Preston North End had a season full of ups and downs with a change of manager and an overhaul of their squad. Ste Thomas takes a look back on another season in League One.
It’s with a great sense of déjà vu that I write about this season. It’s been another year of peaks and troughs with yet another change of manager and a huge variety of players coming in and out of the squad. Just like last season, we enter the next with a sense of hope and belief that we might re-enter the Championship.
Former manager Graham Westley will remain a hugely controversial figure. He is undoubtedly arrogant and his man-management skills have been questioned. He was described by many PNE supporters as “a nutter” or “a headcase”. The best comparison comes in the figure of Paolo Di Canio. You could, arguably, apply all the same attributes to him, but these types of character become hugely popular if they experience success. Another good example is José Mourinho, though the Madrid fans don’t appear to have warmed to him even now.
At the beginning of the season, the future seemed rosy under Graham Westley. Early convincing wins over Championship sides Huddersfield and Crystal Palace gave the largely new squad huge belief. There were also big 4-1 wins over Swindon, where Paolo Di Canio and keeper Wes Foderingham had an hilarious falling out, and Stevenage, the former and future club of Westley.
As a result of this period of success, the fans finally began to warm to Westley. At the end of last season, the chant was “f**k Graham Westley, we’re here for Sir Tom”, a nod to the birthday of PNE legend Sir Tom Finney. This had now changed to “Oh Graham Westley, he’ll text who he wants”, a reference to the stories that he had named his debut first team and told players they were transfer listed, via text. As with the earlier example, the controversial nature of the manager was creating extra passion amongst sections of fans who just want an interesting character in what is often a profession populated by dullards.
The turning point of the season was seemingly the 0-0 draw at home to Notts County. It was a match where the passion of the fans almost turned ugly after injuries to two key players and a cynical style of football from the away team. At full-time, Lee Hughes, convicted for causing death by dangerous driving in 2004, was subjected to chants of “murderer”, to which he responded with a grin. Hearing Scott Laird’s leg snap from Row 25 is not something I will forget anytime soon.
From there, Graham Westley’s tenure went rapidly down hill. From that match in November until his sacking, Preston North End won once, drew four times, and lost five times in the league. The excuses and team-selections of Westley in this period were questionable, with best available left-back David Buchanan mysteriously left out of the squad for untested youth player Ben Davies. Westley was sacked under huge pressure from a crowd that didn’t help the confidence of the squad, regularly chanting “how sh*t must you be, we’re winning at home” if the team went ahead in a home match. After the defeat to Yeovil in February, Westley said he felt “relieved” because he would never have walked away from the job.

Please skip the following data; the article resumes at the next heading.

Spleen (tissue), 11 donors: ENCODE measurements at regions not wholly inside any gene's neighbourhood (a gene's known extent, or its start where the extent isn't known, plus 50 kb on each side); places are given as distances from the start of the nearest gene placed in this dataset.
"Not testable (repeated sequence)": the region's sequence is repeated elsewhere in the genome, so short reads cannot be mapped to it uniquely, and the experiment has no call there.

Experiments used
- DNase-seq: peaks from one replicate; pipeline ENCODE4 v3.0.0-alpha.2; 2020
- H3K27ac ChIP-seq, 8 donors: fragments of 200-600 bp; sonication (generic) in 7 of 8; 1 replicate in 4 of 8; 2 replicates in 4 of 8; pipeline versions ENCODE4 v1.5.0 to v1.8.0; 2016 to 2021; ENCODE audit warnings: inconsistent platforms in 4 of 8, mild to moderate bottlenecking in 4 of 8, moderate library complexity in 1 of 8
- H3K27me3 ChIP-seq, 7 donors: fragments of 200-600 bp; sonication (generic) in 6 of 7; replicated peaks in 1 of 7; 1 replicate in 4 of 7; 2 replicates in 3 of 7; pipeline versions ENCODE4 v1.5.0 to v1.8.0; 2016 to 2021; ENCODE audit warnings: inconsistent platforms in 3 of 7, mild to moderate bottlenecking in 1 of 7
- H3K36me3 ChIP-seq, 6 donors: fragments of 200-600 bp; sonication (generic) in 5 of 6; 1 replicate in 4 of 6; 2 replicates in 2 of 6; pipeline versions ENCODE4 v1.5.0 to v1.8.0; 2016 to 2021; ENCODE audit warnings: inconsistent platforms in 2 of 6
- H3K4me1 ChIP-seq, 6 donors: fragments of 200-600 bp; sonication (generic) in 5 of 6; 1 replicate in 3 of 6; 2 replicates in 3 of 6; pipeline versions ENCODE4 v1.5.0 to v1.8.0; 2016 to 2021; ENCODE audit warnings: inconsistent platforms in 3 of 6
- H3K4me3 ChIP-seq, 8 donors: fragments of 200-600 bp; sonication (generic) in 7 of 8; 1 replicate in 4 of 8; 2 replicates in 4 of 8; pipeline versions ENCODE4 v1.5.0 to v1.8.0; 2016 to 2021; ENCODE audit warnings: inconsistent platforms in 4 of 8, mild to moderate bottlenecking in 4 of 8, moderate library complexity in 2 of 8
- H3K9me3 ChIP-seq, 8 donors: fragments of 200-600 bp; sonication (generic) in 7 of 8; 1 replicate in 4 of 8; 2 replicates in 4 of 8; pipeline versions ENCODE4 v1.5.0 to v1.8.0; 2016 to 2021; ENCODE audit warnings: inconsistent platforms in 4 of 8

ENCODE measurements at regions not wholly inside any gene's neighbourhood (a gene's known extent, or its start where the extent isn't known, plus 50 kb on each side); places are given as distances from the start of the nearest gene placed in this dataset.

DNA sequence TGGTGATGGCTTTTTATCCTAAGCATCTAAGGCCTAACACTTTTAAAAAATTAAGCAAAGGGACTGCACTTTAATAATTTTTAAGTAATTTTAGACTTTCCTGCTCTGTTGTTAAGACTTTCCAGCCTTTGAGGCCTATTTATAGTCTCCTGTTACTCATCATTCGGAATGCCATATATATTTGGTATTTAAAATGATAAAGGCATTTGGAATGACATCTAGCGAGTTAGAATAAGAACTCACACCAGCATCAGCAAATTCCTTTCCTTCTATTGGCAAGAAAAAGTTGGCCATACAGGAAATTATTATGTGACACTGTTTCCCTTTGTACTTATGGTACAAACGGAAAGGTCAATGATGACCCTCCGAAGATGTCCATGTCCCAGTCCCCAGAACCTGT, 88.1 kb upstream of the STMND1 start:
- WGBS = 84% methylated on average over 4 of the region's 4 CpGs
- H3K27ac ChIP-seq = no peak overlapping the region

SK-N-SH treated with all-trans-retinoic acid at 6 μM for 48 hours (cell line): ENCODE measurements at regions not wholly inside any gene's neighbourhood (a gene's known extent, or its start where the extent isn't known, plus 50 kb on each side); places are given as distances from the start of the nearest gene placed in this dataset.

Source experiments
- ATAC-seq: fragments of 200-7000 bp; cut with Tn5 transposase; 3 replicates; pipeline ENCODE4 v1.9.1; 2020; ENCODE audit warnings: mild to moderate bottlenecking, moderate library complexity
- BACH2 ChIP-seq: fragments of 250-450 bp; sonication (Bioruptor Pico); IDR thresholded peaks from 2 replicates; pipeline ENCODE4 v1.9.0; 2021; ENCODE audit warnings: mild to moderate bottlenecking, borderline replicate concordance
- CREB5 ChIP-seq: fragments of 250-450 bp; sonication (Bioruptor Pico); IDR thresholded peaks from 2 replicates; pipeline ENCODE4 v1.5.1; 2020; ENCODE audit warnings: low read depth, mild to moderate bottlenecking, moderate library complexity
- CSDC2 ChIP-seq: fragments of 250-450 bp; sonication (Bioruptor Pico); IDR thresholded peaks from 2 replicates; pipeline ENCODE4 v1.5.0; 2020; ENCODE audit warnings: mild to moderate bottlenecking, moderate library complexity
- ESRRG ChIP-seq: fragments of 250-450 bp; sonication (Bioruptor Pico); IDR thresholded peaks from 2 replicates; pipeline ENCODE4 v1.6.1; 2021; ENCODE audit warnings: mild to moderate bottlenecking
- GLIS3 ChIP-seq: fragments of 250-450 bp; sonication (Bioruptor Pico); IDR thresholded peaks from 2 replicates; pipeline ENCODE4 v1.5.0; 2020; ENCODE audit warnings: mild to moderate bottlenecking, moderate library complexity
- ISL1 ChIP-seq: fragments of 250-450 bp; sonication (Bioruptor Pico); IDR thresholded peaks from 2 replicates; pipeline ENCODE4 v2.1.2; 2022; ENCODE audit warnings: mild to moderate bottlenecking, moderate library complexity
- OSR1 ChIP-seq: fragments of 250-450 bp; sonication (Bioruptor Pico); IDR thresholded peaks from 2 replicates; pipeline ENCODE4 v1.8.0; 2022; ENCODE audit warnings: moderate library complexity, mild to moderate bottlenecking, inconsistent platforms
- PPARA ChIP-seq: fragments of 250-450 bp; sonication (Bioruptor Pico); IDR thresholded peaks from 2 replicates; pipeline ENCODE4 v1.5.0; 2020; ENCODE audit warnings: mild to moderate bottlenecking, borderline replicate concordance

A member of the backroom staff was given the caretakers job in John Dreyer. He inspired the team to a 2-0 win over league leaders Bournemouth before handing the reigns to hugely successful League One manager Simon Grayson, who kept Dreyer on in order to learn quickly about the strengths and weaknesses of the playing squad. Although the playing style of Grayson is the more direct style usually frowned upon my many fans, the results he has gotten cannot be argued with. Due to the marmite nature of the former manager, and these results, the fans have immediately gotten behind Grayson.
The home form of Grayson has been particularly promising. Since he took over, Preston has won four and drawn two, conceding just one goal in the process – the result of a wayward back-pass from much-maligned former club captain John Mousinho. The form and effort of Mousinho has been in question for some time, and Grayson had to step in and ask the fans to get off his back in what has been an injury-riddled season. It is debatable whether or not he would be getting the same reception, if not for his relationship with the former manager Graham Westley, who has now returned to Stevenage.
There are several reasons cited for the turnaround in form. The first is the selection of a consistent back five – something which wasn’t happening in the early half of the season. The group of Rudd, Connolly, Huntington, Wright and Buchanan has been exceptional, resulting in Preston conceding only six goals since February and Huntington being nominated for the League 1 Player of the Month Award.
Another key point is in the confidence of the youth players. Will Hayhurst has looked a completely different player since Grayson’s appointment, developing the confidence to take the ball past a player, and scoring several goals. Jeffrey Monakana has also turned his game around, and although he can still be frustrating, is far more consistent now than he ever was in the early part of the season.
All of this has resulted in Preston becoming favourites for promotion next year. The clubs’ form since Grayson arrived has been that which averages third place over the course of a season. A few signings and streamlining of the squad should leave us in a strong position to return to the Championship next season. Westley built the foundations strong for Grayson to achieve success, so when he returns next season with Stevenage, I hope he receives a warm reception from at least some of the home supporters.
So how will North End shape up next season? Will they regain their Championship place at the third time of asking? Let us know below…